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Herbal Cig. mixed with Weed?

Discussion in 'Apprentice Marijuana Consumption' started by pmarlow, Mar 1, 2001.

  1. Does anyone have an opinion about creating a joint with an Herbal Cig. and weed? Is there an alternative to using tobacco in your joint?

  2. herbal cigarettes. hmm...

    April 27,2000 Release-
    FTC Accepts Settlements of Charges that "Alternative" Cigarette Ads Are

    --Settlements require companies to disclose that Herbal Cigarettes are dangerous and that "No Additives" does dot mean a safer smoke

    Santa Fe Natural Tobacco Company, Inc., based in Santa Fe, New Mexico, and Alternative Cigarettes, Inc., based in Buffalo, New York, have agreed to settle Federal Trade Commission charges that ads for their
    cigarettes are deceptive. Santa Fe markets "Natural American Spirit" tobacco cigarettes, and also sold tobacco-free herbal cigarettes.
    Alternative Cigarettes markets "Pure" and "Gold" tobacco cigarettes, as well as "Herbal Gold" and "Magic" herbal cigarettes. The FTC alleged that the two companies implied in their advertisements, without a
    reasonable basis, that their tobacco-containing cigarettes are safer to
    smoke than other cigarettes because they contain no additives. The Commission also alleged that Alternative Cigarettes falsely implied that smoking its herbal cigarettes did not pose the health risks associated
    with smoking tobacco cigarettes. Under separate settlements, which the FTC has accepted for public comment, the companies have agreed to disclose prominently in future ads that make a "no additives" claim: "No
    additives in our tobacco does NOT mean a safer cigarette." Both companies have also agreed to disclose prominently on packages and in ads for herbal cigarettes that: "Herbal cigarettes are dangerous to your
    health. They produce tar and carbon monoxide."

    According to Jodie Bernstein, Director of the FTC's Bureau of Consumer Protection, "These cigarettes are marketed with a 'natural' aura, but they're neither healthy nor safe. The new disclosures should make it
    clear that herbal cigarettes and cigarettes without additives are not safe to smoke. The fact is, there's no such thing as a safe smoke."

    According to the FTC's complaints, Santa Fe and Alternative Cigarettes represented that because their tobacco cigarettes contain no additives, they are less hazardous than otherwise comparable cigarettes that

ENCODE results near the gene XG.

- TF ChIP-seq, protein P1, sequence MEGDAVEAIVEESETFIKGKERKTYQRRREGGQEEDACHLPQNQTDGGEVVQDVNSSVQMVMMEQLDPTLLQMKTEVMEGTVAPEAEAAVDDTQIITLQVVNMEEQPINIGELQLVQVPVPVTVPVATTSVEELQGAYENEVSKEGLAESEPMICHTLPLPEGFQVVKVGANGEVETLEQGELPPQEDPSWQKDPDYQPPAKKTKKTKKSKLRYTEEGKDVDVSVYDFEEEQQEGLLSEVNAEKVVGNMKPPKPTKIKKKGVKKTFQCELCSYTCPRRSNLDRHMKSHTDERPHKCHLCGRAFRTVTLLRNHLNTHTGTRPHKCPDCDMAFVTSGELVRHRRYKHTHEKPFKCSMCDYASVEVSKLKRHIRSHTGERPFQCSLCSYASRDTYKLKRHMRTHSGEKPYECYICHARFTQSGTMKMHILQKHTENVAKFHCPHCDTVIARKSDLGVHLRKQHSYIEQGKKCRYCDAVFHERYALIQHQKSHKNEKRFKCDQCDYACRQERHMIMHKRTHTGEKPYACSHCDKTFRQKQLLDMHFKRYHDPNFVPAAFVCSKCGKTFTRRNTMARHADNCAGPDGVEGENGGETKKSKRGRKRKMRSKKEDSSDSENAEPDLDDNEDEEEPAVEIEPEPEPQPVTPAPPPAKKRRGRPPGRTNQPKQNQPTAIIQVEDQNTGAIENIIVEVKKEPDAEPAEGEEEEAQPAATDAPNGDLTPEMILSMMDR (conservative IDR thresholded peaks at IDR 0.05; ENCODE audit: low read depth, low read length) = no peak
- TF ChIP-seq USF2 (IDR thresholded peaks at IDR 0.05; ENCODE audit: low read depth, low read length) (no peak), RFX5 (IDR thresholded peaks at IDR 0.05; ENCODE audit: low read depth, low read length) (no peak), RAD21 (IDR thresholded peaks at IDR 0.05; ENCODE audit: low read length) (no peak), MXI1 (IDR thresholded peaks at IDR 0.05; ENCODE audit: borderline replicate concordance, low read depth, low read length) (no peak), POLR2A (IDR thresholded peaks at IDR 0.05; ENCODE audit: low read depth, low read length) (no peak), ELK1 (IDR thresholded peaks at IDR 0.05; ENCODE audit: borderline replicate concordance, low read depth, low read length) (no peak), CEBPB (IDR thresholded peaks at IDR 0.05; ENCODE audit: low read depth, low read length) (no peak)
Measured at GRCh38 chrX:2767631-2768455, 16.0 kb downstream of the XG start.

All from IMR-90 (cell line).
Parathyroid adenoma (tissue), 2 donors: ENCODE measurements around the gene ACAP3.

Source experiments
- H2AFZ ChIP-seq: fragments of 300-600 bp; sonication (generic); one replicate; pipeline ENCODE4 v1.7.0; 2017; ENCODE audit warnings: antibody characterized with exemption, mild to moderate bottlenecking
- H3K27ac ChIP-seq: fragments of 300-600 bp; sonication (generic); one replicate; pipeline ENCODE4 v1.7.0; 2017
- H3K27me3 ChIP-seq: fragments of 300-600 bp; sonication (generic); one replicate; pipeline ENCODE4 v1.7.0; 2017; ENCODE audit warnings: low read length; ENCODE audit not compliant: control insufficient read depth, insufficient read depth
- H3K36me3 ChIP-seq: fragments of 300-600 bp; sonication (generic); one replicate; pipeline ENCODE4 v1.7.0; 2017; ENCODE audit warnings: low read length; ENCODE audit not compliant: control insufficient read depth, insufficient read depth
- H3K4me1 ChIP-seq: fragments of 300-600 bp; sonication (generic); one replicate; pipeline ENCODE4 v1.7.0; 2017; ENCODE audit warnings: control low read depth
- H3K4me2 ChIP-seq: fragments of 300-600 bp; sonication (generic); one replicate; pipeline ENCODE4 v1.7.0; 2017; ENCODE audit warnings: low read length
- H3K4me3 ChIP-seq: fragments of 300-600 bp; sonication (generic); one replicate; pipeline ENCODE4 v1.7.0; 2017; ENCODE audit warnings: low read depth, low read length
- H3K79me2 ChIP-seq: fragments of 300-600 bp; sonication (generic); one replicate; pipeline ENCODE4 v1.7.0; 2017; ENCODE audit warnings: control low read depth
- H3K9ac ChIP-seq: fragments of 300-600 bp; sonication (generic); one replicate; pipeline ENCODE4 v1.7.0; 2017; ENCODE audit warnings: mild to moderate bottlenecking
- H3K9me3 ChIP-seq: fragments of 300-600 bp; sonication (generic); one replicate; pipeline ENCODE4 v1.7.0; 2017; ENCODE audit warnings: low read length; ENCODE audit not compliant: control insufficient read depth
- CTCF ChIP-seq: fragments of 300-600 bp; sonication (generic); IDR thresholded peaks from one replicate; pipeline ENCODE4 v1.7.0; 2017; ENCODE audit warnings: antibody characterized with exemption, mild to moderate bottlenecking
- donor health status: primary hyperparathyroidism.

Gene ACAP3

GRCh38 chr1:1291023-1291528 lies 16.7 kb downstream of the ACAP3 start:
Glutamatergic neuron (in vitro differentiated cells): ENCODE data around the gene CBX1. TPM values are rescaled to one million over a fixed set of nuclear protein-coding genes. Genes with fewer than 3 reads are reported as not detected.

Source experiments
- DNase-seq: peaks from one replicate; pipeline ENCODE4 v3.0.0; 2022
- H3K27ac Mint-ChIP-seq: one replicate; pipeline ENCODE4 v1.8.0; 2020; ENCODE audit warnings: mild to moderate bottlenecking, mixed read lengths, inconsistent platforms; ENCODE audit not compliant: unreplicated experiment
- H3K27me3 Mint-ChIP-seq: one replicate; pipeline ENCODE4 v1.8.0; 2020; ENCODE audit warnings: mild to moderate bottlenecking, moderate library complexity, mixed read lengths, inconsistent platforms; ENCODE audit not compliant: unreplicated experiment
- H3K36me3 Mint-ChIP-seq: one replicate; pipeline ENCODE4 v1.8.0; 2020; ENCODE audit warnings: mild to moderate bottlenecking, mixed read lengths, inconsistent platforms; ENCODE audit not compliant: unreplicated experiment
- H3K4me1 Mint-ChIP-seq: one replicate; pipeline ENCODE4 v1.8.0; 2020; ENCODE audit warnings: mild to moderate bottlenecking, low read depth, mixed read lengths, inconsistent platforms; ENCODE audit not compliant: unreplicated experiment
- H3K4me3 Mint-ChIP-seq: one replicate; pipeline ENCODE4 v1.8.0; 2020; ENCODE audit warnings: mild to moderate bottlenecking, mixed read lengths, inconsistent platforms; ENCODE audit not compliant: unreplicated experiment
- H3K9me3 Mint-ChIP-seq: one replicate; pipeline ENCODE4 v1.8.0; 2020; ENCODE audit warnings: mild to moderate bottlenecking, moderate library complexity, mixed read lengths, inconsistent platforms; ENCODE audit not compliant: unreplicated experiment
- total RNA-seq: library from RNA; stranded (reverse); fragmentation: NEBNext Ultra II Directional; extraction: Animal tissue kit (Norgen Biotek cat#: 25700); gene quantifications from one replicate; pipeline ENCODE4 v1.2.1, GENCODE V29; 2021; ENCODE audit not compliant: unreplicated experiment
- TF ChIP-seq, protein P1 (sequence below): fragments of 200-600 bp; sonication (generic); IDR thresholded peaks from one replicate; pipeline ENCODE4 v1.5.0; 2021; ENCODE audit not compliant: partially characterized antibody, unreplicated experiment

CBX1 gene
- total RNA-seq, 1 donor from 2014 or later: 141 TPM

contain additives. They did this through a variety of statements, including Alternative Cigarettes' assertion that "Native Americans
    smoked all-natural tobacco without the ills that are associated with smoking today." The complaints allege that the two companies did not have a reasonable basis for the representations at the time they were
    made. Among other reasons, the FTC alleged, the smoke from the Pure, Gold and Natural American Spirit cigarettes, like the smoke from all cigarettes, contains numerous carcinogens and toxins, including tar and
    carbon monoxide.

    The complaint against Alternative Cigarettes also charged that the company falsely represented that smoking its Herbal Gold and Magic herbal cigarettes does not pose the health risks associated with smoking
    tobacco cigarettes. According to the complaint, Herbal Gold and Magic cigarette smoke, like smoke from tobacco cigarettes, contains numerous carcinogens and toxins, including tar and carbon monoxide. Herbal cigarettes, because they do not contain tobacco, are not statutorily required to bear a Surgeon General's warning and, in all but a few states, are not subject to laws that bar tobacco sales to minors.

    The proposed consent orders address the deceptive "no additive" claim by
    requiring that both companies include a clear and prominent disclosure that: "No additives in our tobacco does NOT mean a safer cigarette" in advertisements that make a "no additives" claim. The disclosure is not